As showed in Table 1 the most common clinical presentation was hemiparesis (eight cases), followed by disorientation and disphasia/ aphasia (three cases).
Gender n (%)
Male 10(62.5), Female 6 (37.5)
Hematoma localitation n (%)
Left 11(68.75), Right 3 (18.75), Bilateral 2(12.5)
Therapy n (%)
Anticoagulant 2(12.5), Antiaggregant 7(43.75)
Head trauma n (%)
Yes 5(31.25), No 11(68.75)
Presenting symptoms n (%)
Hemiparesis 8(50), disorientation 3(18.75), aphasia 3(18.75), dementia 2(12.5), consciousness disturbante 2(12.5), gait disturbante 1(6.25), headache 1(6.25)
Table 1: Characteristic and clinical presentation of patients with cSDH.
CSDHs were located on the right side in three patients (18.75%), on the left side in eleven patients (68.75%) and bilaterally in two patients (12.5%).
Due to age of patients coexisting diseases at the time of admission were present the majority of the cases; arterial hypertension (seven patients) and cardiac arrhythmia (seven patients) were the most common, followed by diabetes mellitus (three patients). Table 2 summarizes the medical conditions of the patients at time of admission.
Table 2: Medical conditions at the time of admission.
Surgery was performed under local anesthesia; the haematoma was evacuated through a burr whole craniotomy and a subdural drainage was continued for a 1 or 2 days after the operation. Patients with bilateral cSDH received bilateral surgery in one sitting. All patients underwent a CT scan the day after surgery. If the result was satisfactory, a new CT scan was performed after three weeks. If no signs of recurrence were detected and the patient was asymptomatic, he was considered cured. In the case of an asymptomatic radiological recurrence the patient was kept on radiological follow up with CT scans every month.
We compared neurological status at the admission and at the time of discharged with Markwalder grading system (MGS). The 81.25% (n=13) of patients had a MGS of 2 at the admission and 3 patients (18.75%) had a MGS of 3. At the time of discharge eleven patients improved (MGS 0 in eight patients, MGS 1 in three patients, MGS 2 in three patients). Outcome was also measured outcome with Glasgow outcome scale (GOS). A good outcome (GOS 4) was obtained in four patients (25%); ten patients (62.5%) had a GOS of 3. Five patients were discharged home, seven went to rehabilitation, two come back to a nursing home and two patients died in the postoperative period. Table 3 summarizes the clinical outcome.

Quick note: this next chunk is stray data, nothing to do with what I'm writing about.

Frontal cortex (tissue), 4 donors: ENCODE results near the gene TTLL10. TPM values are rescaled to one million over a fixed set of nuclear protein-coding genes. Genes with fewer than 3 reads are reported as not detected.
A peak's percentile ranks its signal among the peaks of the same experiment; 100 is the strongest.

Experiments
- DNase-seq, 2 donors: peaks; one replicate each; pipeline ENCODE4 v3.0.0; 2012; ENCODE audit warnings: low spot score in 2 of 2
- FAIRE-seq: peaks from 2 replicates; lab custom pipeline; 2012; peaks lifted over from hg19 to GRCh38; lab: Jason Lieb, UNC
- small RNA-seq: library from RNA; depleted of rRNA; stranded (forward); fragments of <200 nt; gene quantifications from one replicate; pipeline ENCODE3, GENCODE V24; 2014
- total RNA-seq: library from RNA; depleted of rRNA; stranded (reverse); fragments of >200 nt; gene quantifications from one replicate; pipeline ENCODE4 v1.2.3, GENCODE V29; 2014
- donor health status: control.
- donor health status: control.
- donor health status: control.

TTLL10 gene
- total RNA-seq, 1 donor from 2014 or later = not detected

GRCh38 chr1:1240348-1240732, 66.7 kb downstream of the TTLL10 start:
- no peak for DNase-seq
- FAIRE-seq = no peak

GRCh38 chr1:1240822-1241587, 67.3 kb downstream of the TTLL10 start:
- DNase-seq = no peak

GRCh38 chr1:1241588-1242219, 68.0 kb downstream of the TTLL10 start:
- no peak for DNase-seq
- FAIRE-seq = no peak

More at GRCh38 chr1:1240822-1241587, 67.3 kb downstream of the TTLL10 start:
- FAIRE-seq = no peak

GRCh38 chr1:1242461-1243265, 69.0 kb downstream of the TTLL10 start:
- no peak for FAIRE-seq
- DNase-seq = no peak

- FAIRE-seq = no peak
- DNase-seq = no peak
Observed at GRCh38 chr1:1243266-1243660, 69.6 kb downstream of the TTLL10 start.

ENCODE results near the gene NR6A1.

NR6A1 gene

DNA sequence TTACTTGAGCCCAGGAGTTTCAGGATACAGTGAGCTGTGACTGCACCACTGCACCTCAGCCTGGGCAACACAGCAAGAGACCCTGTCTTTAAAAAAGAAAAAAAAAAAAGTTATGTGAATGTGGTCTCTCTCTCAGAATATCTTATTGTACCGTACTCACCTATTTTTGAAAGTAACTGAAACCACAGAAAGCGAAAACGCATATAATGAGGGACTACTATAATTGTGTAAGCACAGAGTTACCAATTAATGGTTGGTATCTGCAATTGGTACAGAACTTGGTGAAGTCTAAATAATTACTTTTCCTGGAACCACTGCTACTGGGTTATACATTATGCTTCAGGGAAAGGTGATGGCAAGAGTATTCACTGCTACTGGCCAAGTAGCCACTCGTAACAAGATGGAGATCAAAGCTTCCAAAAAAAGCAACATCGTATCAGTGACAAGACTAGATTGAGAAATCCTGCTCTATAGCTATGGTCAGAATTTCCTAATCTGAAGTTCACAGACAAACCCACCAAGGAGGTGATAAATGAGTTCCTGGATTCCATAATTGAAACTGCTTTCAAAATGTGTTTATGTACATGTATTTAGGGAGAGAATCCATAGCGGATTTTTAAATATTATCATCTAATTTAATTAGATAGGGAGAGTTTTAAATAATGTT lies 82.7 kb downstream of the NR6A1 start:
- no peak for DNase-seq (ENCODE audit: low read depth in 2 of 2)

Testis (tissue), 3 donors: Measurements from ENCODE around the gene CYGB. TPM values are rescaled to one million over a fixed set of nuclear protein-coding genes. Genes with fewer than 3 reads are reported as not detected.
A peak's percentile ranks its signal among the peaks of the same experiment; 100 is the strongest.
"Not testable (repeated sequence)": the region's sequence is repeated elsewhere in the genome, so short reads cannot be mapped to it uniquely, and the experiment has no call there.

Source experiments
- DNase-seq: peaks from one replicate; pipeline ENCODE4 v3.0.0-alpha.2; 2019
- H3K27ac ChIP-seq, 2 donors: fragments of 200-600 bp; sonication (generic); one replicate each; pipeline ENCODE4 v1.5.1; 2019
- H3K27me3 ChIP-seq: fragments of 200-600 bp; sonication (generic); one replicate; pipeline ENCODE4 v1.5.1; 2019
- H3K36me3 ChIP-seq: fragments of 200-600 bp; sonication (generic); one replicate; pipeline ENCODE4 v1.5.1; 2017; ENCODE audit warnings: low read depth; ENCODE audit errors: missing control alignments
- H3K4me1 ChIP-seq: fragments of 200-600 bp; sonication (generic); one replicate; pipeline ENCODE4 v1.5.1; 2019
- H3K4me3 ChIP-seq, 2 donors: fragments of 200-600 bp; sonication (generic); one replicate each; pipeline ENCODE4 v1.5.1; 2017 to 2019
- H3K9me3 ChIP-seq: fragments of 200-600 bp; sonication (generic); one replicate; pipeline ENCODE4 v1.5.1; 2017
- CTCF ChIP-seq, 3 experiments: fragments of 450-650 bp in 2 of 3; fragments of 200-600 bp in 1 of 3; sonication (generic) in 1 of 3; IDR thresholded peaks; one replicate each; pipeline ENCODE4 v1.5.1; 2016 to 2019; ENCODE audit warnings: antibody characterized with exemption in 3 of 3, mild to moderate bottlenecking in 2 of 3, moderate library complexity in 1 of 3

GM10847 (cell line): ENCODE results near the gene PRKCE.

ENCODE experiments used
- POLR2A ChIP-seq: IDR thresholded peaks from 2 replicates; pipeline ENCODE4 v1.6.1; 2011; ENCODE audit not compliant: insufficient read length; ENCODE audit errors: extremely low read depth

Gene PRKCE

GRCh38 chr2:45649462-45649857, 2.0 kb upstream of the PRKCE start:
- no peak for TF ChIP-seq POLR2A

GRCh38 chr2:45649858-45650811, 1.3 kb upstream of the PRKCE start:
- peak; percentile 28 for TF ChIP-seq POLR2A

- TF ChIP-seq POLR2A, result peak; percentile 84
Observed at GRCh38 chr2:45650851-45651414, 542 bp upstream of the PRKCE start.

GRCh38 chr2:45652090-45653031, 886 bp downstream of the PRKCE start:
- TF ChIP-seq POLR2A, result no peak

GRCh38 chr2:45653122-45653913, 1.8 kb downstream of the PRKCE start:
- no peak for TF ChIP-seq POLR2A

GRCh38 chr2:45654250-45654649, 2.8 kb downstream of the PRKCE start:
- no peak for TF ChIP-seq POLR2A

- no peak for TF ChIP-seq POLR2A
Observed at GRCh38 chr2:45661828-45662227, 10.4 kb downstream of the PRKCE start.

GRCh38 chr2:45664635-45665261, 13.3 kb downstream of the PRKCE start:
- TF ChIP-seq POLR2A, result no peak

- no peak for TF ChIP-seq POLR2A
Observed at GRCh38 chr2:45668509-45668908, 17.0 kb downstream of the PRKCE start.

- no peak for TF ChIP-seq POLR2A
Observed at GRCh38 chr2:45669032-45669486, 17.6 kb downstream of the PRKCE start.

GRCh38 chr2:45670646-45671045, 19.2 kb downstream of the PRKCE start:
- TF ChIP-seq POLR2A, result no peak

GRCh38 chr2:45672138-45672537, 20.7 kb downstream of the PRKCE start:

Initial MGS score N (%)
0 = 0, 1 = 0, 2 = 13 (81.25), 3 = 3(18.75), 4= 0
Discharge MGS score N (%)
0 = 8 (50), 1 = 3(18.75), 2 = 3(18.75), 3 = 0, 4 = 0
Discharge GOS N (%)
1 = 2(12.5), 2 = 0, 3 = 10(62.5), 4 = 4(25), 5 =0
Discharge localitation N (%)
Home 5(31.25), rehabilitation 7(43.75), nursing home 2(12.5), death 2(12.5)
Table 3: Outcome and discharge.
A total of four patients required additional surgery for recurrence of the hematoma.
Median survival was 36.9 months after surgery. The longest survivor was still alive 69 months after surgery.
Chronic subdural hematoma (cSDH) is a common entity in neurosurgery, mainly affecting elderly patients. In literature there are a lot of studies considering patients aged over 65 years, but data regarding patients aged 90 or more are very few.
We measured outcome with GOS and our median GOS was 3. In a previous studies, Gelabert-Gonzalez et al. reported a good GOS in 86.1% of patients older than 80 years , Fukui reported an improvement of clinical conditions in 89% of patients with cSDH after surgery , Stippler et al. that consider patients older than 90 shows a median GOS of 2 .
In our study, at hospital discharge eleven patients (68.75%) showed an improvement in neurological function.